What is needed, the commission says, is 'a fundamental shift in the value we attach to children as citizens of the future - and therefore to the unpaid work of parenting and the resources which we as a society invest in it'.
In a paper on families and children, the commission says that the number of children living in households with less than half of average income rose from one in ten in 1979 to one in three by 1991. As a result more than a fifth of all children now live on incomes at or below the level of income support.
And while it now costs a minimum of pounds 3,000 a year to rear a child aged under 11, child benefit, the only recognition of that cost that is available as of right, meets only 15 per cent of it. The paper argues that parents do not compete on a level playing field and they can pay a high price for having children.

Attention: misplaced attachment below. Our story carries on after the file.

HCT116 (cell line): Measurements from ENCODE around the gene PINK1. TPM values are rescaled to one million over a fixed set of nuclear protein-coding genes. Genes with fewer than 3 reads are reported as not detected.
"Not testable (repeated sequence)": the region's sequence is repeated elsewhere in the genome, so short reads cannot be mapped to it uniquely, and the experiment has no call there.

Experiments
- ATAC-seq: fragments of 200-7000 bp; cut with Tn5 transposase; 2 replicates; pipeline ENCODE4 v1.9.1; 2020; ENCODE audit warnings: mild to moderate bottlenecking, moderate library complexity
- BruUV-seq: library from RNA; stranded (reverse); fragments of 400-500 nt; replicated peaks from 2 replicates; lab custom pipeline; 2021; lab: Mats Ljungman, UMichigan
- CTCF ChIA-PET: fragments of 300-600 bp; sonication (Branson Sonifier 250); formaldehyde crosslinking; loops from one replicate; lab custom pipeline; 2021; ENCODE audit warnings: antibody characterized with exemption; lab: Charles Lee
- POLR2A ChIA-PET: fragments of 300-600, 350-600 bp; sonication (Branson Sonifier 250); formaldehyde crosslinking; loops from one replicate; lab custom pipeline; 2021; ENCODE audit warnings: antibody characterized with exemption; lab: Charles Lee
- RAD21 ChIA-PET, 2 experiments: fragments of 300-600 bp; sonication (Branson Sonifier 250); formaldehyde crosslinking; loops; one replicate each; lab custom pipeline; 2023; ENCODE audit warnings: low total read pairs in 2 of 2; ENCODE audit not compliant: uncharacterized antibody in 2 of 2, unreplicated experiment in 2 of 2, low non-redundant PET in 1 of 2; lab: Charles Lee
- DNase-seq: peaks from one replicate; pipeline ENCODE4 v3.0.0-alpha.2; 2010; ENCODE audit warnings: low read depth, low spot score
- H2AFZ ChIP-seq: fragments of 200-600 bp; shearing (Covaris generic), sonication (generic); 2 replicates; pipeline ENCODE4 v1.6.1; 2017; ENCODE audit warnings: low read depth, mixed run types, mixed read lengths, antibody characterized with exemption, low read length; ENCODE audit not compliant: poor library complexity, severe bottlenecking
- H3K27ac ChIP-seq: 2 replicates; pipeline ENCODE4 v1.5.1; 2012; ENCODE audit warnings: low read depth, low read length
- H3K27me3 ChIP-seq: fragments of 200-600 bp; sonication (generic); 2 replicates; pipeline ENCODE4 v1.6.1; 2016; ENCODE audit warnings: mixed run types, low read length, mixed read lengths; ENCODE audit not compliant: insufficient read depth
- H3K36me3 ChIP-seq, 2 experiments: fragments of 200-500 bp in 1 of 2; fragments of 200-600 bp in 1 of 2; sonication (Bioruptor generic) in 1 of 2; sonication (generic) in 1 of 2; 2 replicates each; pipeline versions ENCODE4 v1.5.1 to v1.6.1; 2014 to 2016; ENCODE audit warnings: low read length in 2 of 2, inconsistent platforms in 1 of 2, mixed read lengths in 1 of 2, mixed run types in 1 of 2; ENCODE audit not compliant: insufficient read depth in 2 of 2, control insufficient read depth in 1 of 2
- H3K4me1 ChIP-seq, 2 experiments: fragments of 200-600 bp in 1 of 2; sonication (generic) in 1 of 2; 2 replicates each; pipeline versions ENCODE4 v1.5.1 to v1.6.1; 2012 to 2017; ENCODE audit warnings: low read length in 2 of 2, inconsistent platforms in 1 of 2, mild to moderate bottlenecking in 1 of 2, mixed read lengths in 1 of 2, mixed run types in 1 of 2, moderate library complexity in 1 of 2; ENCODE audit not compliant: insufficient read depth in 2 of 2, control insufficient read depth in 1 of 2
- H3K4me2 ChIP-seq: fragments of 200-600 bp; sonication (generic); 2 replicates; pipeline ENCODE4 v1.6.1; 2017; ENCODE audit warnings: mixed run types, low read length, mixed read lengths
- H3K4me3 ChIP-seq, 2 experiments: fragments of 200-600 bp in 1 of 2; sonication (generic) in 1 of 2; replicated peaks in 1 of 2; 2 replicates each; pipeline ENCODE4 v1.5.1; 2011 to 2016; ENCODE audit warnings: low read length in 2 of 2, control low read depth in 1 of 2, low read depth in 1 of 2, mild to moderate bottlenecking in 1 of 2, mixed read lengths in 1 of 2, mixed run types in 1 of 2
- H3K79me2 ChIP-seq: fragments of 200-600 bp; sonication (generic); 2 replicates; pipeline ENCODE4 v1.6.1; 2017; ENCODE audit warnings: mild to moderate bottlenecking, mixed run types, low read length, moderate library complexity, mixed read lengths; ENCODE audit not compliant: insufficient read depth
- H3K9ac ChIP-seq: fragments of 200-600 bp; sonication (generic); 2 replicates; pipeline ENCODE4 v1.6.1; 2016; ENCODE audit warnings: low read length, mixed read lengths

'Babies can ruin sex - so heavily relied upon to keep partnerships glued together; they often ruin careers - especially women's careers; they usually ruin finances and lifestyles. In fact the composite cost even of wanted children is usually so high that parenthood is a sacrifice and children are luxuries rather than investments,' the paper says.
The paper also considers the provision of child benefit, one of the most sensitive issues on which the commission will have to take a view in its recommendations to the Labour Party on tax and benefits.
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